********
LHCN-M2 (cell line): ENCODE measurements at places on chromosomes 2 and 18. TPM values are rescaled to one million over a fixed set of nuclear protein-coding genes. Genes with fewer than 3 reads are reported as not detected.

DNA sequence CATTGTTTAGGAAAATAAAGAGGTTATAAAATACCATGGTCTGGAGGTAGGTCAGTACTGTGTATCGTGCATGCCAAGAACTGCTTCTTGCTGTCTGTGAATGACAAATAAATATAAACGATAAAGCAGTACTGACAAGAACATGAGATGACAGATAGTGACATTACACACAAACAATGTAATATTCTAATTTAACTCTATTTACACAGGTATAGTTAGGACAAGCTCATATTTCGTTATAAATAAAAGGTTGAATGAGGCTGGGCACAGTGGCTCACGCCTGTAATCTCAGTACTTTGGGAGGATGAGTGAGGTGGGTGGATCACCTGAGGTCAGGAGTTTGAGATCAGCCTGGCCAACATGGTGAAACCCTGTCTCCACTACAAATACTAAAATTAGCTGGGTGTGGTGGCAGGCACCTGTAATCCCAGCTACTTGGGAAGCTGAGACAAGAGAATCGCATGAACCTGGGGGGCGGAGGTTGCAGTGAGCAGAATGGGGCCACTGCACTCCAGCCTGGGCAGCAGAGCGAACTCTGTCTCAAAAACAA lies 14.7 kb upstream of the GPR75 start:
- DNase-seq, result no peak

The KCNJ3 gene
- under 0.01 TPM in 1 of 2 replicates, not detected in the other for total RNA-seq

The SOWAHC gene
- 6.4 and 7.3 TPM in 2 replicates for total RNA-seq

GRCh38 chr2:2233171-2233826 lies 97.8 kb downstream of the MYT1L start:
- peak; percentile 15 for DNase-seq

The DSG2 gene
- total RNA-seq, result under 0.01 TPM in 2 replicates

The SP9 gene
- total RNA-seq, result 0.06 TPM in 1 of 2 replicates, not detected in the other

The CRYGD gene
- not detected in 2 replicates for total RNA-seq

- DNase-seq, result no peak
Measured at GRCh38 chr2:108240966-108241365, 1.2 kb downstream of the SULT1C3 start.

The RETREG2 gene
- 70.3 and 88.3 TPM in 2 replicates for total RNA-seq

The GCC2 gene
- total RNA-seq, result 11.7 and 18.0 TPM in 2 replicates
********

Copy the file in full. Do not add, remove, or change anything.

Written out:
LHCN-M2 (cell line): ENCODE measurements at places on chromosomes 2 and 18. TPM values are rescaled to one million over a fixed set of nuclear protein-coding genes. Genes with fewer than 3 reads are reported as not detected.

DNA sequence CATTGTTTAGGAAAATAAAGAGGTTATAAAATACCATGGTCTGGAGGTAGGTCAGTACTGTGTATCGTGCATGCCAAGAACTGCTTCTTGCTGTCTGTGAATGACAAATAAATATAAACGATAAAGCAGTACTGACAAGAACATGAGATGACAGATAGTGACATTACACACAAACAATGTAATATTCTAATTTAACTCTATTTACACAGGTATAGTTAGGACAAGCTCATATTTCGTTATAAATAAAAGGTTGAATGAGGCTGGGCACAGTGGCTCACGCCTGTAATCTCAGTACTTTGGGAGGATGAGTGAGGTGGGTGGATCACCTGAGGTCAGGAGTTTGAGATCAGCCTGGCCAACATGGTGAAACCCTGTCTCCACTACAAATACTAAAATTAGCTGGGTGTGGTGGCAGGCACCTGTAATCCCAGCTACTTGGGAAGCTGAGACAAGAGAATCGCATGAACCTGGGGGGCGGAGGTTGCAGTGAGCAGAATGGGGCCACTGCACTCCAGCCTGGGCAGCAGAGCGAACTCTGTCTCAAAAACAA lies 14.7 kb upstream of the GPR75 start:
- DNase-seq, result no peak

The KCNJ3 gene
- under 0.01 TPM in 1 of 2 replicates, not detected in the other for total RNA-seq

The SOWAHC gene
- 6.4 and 7.3 TPM in 2 replicates for total RNA-seq

GRCh38 chr2:2233171-2233826 lies 97.8 kb downstream of the MYT1L start:
- peak; percentile 15 for DNase-seq

The DSG2 gene
- total RNA-seq, result under 0.01 TPM in 2 replicates

The SP9 gene
- total RNA-seq, result 0.06 TPM in 1 of 2 replicates, not detected in the other

The CRYGD gene
- not detected in 2 replicates for total RNA-seq

- DNase-seq, result no peak
Measured at GRCh38 chr2:108240966-108241365, 1.2 kb downstream of the SULT1C3 start.

The RETREG2 gene
- 70.3 and 88.3 TPM in 2 replicates for total RNA-seq

The GCC2 gene
- total RNA-seq, result 11.7 and 18.0 TPM in 2 replicates